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which led him to look up to God—and down upon the worldand forward to eternity-and to act accordingly. Faith made future things present, and distant things nigh. Faith showed him the canker in earth's fairest rose; the flaw in its richest pearl ; the thorn in its brightest crown; and led him to prefer the humblest portion with the people of God to the noblest distinctions which earth and time had to offer. Do you ask what was the secret of his success? It was the providence of God, to whose care his parents early committed him, and to whose guidance he subsequently committed himself. He bore a charmed life. That ark was precious in the eye of his mother and sister, but more precious still in the eye of Heaven. We may almost imagine a command to the nonsters of the Nile, Touch not mine anointed, and do my prophet no harm.

The great peculiarity connected with this signal manifestation at the burning bush, arose from the circumstance that this is the first recorded revelation which God made of himself to Moses,

appears to have been the time in which he first openly received his official commission and designation to the service of oppressed Israel. In his personal history, therefore, this event may be compared with the appearance of God to Jacob at Bethel, which was the turning point of that patriarch's religious experience; and in his public capacity, it may be compared with the vision of God to Isaiah, when he saw the Lord sitting on his throne, and received his call to the prophetic office, Isaiah vi.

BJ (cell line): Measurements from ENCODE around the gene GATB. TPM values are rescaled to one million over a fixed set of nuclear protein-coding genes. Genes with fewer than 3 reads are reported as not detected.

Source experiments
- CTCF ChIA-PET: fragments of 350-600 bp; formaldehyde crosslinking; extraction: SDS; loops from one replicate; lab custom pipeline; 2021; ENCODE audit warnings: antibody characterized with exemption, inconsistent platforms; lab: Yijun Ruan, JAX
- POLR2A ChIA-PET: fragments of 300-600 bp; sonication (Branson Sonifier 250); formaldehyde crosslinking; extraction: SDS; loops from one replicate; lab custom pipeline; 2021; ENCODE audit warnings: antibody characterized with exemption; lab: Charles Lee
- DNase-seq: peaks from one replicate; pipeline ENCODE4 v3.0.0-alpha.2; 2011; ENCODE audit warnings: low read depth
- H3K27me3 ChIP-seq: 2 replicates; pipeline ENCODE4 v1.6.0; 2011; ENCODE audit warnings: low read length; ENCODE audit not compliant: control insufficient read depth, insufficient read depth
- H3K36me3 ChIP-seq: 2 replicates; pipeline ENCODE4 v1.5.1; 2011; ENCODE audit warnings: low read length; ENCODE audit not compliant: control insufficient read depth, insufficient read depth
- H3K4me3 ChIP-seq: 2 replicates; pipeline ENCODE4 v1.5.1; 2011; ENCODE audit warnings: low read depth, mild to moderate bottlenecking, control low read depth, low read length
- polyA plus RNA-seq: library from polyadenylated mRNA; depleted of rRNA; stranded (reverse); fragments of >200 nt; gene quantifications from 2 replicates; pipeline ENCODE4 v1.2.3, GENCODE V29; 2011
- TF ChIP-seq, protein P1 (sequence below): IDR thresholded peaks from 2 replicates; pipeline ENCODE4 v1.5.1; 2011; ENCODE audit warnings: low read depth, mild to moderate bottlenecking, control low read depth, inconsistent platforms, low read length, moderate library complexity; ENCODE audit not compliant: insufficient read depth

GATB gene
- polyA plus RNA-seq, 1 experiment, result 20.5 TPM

But we shall contemplate it chiefly in relation to our own personal edification. We propose therefore to consider,


You are aware that in the earlier dispensations of religion, God taught his servants his will, not so much by written communications as by visible signs. He taught them through the medium of the eye quite as much as by the medium of the ear. Thus Jacob was instructed by the vision at Bethel; Abraham by the burning lamp; Noah by the bow in the cloud; the Israelites by the brazen serpent; Gideon by the fleece saturated with dew; and here Moses is taught God's superintending care of his church by the symbol of the burning bush. Three things are memorable here:

1. The time in which it occurred. The time of Israel's distress.

It was at the time of the death of one tyrant, and the time of the coronation of another, for though tyrants are mortal, tyranny is a long-lived thing. Consequently it was the time in which Israel's fears were multiplied, and their afflictions seemed at the height. The children of Israel sighed by reason of their bondage. The darkest hour of night is that which precedes the breaking of the day: and God interferes when all hope is gone, and there is none shut up or left. God is always a refuge and strength; but a very present help in trouble.

Stephen has a remarkable expression, Acts vii. 17: When the time of the promise drew nigh, which God had shown to Abraham, the people grew and multiplied in Egypt. God is very attentive to times and seasons, and has his eye stedfastly fixed on the promise, as he would have ours fixed upon it as the pole-star, by which to direct our course.